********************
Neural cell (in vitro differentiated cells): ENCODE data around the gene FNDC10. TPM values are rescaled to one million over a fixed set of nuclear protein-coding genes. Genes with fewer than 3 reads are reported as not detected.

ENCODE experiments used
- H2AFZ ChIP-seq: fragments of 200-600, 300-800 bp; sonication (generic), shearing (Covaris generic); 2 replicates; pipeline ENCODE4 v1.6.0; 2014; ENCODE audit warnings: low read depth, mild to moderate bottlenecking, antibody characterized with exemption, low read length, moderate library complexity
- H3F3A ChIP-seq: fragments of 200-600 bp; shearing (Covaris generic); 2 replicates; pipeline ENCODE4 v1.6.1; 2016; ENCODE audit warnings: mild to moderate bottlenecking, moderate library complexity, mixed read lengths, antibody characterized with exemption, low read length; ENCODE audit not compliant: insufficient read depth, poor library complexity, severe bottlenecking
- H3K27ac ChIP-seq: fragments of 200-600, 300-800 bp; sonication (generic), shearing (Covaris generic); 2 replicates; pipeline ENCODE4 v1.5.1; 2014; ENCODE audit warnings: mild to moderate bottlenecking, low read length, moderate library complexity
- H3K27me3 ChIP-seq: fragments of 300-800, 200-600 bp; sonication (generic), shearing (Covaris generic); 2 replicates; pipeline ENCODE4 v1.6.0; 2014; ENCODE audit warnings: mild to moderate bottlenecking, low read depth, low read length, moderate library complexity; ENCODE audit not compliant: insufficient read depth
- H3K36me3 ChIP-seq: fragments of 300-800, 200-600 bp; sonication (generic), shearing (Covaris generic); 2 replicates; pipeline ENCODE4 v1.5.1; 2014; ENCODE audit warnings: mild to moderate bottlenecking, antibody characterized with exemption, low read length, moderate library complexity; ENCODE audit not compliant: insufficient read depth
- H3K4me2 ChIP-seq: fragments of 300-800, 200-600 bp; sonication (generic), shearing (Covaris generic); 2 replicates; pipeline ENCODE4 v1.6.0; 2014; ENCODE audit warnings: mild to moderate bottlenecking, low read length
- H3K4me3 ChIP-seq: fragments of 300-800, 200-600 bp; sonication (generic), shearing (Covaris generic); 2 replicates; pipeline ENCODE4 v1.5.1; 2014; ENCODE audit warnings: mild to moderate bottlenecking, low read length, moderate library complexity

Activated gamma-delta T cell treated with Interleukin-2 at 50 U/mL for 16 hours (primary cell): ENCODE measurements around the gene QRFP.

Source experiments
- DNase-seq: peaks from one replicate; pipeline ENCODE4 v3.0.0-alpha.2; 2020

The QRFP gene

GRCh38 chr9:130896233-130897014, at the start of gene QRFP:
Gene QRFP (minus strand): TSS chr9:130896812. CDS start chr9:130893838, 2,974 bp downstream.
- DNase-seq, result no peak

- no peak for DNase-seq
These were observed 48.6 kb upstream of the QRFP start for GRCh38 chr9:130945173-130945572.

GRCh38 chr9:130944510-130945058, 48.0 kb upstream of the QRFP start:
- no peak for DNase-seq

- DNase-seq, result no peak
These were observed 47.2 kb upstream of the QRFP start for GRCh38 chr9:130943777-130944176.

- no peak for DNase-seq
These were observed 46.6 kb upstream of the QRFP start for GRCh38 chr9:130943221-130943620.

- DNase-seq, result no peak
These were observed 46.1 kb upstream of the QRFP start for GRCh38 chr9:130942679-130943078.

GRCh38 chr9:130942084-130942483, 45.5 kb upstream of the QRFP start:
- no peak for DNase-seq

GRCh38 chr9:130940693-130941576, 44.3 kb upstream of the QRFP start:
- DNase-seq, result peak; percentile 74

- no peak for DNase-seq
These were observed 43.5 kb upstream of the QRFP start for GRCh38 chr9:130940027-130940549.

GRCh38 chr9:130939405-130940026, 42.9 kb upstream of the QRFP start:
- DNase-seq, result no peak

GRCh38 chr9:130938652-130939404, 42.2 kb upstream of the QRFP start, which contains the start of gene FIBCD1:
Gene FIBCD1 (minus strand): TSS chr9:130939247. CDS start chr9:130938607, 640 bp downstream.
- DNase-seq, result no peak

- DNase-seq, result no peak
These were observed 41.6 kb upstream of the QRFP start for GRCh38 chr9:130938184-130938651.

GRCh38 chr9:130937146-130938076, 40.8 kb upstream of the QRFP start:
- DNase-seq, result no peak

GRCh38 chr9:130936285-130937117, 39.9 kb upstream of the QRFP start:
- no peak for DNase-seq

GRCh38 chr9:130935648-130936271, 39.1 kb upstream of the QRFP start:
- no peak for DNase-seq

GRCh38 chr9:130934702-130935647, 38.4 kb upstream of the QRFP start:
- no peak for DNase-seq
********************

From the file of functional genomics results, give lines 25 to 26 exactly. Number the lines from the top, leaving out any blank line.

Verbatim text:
- DNase-seq, result no peak
These were observed 46.1 kb upstream of the QRFP start for GRCh38 chr9:130942679-130943078.